The aim was to compare endovenous laser ablation (EVLA) and endovenous steam ablation (EVSA) for great saphenous varicose veins in a non-inferiority study.
Endovenous laser ablation – Methods
- Patients with primary great saphenous vein reflux were randomized to EVLA (940 nm) or EVSA (SVS™).
- Primary outcomes were treatment success (vein obliteration) at 52 weeks, and Venous Clinical Severity Score (VCSS) at 12 weeks.
- Secondary outcomes were pain, satisfaction with treatment, duration of analgesia use and days lost from daily activities, changes in Aberdeen Varicose Vein Questionnaire (AVVQ) and EQ-5D™ scores after 12 weeks, and complications at 2 and 12 weeks.
- A total of 227 legs were treated (EVSA, 117; EVLA, 110);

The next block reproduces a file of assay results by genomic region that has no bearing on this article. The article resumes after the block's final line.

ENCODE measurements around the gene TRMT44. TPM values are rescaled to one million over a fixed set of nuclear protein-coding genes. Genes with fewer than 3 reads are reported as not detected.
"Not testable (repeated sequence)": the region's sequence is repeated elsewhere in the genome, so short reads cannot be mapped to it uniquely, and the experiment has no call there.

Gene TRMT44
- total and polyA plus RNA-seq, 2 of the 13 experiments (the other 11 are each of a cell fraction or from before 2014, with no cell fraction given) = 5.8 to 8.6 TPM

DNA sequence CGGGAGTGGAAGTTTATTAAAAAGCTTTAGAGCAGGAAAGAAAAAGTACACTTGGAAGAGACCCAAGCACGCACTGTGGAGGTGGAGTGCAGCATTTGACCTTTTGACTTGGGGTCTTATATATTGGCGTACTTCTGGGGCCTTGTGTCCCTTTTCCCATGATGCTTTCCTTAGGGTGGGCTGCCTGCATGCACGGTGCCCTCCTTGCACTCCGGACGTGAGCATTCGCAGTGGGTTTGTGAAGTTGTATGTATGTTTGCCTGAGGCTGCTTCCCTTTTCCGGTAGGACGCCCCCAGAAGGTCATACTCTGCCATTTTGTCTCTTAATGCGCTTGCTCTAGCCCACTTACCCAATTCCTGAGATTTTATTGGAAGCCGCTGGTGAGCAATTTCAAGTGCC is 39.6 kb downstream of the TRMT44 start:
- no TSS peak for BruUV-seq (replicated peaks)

- 36 legs treated with EVSA received a low dose and the remaining 81 a higher dose.
- At 1 year, the treatment success rate after high-dose EVSA was not inferior to that of EVLA:
- 92 (95 per cent confidence interval (c.i.) 86 to 98) versus 96 (92 to 100) per cent respectively.
- Changes in VCSS after 12 weeks were similar:
- −2·69 (95 per cent c.i. −2·34 to −3·04) and −2·51 (−2·10 to −2·93).
- AVVQ, EQ-5D™ and EQ VAS scores improved equally 12 weeks after both treatments.
- Patients treated with EVSA reported less postprocedural pain, fewer days of analgesia use, were more satisfied with therapy, and had a shorter convalescence. Complication rates were comparable.
Endovenous laser ablation – Conclusion
The 1-year treatment success of high-dose EVSA was not inferior to that of EVLA. Several secondary outcomes were in favour of EVSA. Registration number NCT02046967 ( www.clinicaltrials.gov ).
Also read: Interventional treatment for varicose veins